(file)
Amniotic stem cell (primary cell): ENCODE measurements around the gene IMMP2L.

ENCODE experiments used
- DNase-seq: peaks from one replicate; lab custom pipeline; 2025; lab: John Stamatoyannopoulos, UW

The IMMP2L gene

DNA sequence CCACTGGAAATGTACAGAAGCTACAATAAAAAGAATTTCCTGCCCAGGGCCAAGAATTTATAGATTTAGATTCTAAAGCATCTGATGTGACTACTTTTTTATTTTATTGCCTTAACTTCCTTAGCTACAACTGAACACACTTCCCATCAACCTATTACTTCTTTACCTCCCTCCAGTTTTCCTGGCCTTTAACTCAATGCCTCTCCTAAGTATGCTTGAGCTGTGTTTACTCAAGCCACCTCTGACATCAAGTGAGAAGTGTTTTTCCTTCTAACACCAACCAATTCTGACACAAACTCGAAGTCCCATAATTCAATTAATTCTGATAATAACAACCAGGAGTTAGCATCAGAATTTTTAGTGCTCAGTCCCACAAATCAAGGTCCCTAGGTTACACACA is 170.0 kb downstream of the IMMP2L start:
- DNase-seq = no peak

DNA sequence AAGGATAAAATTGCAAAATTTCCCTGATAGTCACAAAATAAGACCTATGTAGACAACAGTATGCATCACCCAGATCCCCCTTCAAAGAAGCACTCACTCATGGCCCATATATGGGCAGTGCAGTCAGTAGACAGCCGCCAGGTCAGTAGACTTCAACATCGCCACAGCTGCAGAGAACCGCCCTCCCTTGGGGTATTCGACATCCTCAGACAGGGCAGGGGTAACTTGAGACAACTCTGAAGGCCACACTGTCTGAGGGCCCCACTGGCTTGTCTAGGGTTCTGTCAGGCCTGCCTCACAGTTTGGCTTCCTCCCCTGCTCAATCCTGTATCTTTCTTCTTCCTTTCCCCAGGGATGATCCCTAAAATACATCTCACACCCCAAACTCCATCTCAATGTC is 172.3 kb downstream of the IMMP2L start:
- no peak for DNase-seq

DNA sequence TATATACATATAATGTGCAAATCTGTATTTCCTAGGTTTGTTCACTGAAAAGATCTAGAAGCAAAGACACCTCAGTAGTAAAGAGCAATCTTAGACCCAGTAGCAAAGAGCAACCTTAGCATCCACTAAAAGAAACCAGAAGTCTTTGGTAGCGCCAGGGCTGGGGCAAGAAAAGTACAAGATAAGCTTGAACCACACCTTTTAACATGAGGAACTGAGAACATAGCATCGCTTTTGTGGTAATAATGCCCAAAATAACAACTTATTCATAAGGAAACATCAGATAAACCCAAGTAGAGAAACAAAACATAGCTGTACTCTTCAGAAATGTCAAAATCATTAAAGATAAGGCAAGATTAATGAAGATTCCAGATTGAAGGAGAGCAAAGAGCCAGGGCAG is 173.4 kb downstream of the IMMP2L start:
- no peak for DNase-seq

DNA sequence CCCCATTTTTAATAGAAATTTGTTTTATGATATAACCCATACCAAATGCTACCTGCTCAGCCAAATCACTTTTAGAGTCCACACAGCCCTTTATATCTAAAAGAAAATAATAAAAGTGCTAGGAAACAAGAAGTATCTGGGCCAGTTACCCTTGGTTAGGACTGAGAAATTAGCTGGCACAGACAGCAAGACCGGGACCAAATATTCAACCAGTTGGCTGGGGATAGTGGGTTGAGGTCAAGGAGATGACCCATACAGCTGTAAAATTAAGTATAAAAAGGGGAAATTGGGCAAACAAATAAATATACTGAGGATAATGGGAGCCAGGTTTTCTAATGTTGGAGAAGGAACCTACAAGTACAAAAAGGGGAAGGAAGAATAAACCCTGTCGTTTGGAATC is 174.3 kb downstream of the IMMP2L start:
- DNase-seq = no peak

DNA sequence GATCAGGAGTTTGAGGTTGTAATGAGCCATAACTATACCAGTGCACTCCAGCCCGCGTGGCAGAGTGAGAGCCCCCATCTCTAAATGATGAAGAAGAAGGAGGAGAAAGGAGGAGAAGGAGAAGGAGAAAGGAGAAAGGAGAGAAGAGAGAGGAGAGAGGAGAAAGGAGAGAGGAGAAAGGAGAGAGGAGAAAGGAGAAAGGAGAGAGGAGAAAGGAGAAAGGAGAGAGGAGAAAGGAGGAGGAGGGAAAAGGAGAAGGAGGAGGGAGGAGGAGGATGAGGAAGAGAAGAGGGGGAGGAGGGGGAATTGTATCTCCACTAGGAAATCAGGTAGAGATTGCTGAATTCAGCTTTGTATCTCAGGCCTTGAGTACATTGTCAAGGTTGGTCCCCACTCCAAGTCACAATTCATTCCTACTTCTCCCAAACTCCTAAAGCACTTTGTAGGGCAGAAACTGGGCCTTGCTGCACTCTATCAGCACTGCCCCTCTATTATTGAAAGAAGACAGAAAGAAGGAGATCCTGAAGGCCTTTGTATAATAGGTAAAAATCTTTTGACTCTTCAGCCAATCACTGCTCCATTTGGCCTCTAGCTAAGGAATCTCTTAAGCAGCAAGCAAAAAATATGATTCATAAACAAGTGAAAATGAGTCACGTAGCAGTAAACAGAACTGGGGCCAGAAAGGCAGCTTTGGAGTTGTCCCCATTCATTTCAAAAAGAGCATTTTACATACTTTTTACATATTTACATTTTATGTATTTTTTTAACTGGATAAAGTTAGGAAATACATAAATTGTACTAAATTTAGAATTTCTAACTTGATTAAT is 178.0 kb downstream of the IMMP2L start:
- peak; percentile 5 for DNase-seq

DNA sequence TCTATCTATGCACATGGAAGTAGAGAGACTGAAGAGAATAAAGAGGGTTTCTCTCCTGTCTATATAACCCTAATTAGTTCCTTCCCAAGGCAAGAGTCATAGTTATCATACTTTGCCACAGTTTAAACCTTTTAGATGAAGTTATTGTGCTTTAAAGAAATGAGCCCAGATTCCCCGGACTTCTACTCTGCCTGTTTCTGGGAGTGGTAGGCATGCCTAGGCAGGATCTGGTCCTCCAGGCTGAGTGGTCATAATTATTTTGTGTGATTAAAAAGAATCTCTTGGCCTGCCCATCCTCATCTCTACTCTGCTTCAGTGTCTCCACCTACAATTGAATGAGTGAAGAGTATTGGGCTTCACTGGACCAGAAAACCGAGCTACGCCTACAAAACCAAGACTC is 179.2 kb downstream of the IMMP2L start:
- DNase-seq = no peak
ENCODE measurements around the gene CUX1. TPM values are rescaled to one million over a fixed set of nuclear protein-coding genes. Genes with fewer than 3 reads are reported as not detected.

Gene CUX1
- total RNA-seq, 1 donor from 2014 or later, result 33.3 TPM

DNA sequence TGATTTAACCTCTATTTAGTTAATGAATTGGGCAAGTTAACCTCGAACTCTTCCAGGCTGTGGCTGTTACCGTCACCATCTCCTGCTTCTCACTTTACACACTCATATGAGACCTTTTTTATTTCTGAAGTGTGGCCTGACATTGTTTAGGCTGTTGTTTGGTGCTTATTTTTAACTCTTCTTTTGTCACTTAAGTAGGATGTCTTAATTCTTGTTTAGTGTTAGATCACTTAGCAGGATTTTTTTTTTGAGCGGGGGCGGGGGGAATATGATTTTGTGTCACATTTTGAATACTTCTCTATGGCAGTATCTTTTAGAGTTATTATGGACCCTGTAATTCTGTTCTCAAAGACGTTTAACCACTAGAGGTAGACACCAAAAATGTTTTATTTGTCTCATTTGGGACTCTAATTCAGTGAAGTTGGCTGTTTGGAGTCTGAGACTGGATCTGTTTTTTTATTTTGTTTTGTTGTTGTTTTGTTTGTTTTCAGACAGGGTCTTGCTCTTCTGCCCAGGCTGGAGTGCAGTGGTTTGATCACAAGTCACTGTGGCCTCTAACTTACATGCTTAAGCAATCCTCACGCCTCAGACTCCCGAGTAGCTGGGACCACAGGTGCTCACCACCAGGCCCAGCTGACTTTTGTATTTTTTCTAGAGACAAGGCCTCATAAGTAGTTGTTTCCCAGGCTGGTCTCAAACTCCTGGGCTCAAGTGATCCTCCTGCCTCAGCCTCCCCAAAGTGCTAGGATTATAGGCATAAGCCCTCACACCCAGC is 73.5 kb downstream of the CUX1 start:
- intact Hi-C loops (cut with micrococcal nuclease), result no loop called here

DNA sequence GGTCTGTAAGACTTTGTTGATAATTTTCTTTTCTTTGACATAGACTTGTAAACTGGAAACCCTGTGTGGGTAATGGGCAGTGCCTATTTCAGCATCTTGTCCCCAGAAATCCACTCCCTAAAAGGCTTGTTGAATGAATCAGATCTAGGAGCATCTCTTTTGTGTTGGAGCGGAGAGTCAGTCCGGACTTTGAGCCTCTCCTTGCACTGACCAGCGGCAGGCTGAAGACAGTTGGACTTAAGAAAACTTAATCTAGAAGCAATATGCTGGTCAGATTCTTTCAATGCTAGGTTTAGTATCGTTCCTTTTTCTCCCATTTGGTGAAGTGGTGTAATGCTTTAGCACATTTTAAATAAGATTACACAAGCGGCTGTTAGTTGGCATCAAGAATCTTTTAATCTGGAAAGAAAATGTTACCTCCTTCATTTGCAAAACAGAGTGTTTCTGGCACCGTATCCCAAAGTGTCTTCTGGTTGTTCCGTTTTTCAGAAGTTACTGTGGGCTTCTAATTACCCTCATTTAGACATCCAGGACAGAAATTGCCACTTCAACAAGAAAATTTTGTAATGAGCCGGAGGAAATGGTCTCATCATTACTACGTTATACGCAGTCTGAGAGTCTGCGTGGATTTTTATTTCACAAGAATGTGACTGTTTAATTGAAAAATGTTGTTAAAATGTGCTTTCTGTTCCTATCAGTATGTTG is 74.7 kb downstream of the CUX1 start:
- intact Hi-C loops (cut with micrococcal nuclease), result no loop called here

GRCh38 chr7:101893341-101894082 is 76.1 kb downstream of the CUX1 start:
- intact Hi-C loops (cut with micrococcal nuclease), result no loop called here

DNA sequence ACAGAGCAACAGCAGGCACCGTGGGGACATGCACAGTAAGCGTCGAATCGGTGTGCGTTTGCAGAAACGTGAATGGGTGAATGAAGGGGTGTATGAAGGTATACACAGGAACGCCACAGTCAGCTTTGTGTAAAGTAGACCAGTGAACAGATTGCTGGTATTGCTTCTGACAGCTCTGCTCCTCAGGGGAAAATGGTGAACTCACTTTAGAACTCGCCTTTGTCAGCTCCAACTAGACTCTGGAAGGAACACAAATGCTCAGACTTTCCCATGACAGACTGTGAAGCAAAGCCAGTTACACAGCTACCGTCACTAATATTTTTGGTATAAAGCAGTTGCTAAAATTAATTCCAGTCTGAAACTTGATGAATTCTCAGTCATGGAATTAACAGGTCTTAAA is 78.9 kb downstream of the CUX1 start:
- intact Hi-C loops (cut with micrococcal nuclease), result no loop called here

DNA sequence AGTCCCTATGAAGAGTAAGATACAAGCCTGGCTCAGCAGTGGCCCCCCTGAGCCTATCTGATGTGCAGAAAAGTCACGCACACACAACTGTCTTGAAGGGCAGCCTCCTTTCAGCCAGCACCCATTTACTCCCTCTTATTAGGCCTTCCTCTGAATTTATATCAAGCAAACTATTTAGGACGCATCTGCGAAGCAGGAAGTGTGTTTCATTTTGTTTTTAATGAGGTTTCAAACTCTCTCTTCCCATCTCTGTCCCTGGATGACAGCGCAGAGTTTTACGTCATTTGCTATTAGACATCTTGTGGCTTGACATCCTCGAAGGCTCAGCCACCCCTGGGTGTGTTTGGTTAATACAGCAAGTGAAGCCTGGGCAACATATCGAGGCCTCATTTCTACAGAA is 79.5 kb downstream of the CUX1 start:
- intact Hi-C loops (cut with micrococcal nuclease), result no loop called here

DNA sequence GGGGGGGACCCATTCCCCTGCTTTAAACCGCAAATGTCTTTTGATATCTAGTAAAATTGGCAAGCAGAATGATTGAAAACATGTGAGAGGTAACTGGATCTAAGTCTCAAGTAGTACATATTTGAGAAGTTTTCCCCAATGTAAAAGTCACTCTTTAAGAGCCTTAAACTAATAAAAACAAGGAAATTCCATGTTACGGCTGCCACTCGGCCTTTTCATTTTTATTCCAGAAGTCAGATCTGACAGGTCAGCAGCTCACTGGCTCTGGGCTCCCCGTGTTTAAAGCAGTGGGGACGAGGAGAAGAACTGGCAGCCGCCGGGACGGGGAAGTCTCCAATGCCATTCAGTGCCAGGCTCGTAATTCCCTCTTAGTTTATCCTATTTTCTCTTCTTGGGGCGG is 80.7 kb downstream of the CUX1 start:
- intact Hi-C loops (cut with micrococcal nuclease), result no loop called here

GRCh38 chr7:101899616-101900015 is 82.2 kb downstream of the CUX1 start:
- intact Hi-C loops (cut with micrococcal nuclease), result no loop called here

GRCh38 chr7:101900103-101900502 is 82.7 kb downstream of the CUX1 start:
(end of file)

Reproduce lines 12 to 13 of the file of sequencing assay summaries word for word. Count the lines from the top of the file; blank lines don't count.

- DNase-seq = no peak

DNA sequence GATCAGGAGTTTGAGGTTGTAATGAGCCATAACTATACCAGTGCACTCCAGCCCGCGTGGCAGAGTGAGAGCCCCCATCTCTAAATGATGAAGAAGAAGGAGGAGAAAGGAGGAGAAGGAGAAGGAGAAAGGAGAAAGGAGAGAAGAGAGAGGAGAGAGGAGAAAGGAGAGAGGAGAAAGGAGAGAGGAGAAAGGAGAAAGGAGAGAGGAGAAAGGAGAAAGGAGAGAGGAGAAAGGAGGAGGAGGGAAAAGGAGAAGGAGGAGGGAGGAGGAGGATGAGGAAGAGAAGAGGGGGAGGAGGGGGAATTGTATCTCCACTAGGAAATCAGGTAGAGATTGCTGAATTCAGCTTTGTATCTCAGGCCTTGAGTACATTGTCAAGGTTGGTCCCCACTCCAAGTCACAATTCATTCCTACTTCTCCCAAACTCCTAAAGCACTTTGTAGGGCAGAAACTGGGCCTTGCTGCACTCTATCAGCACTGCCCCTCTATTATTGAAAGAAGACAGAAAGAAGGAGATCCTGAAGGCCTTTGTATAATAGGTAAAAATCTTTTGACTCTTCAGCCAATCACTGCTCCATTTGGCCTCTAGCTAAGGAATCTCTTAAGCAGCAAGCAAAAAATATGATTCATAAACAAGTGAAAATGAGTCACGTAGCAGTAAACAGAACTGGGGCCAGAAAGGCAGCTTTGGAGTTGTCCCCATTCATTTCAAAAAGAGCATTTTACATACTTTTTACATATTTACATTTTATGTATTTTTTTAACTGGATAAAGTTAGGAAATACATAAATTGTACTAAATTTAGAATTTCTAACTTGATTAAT is 178.0 kb downstream of the IMMP2L start: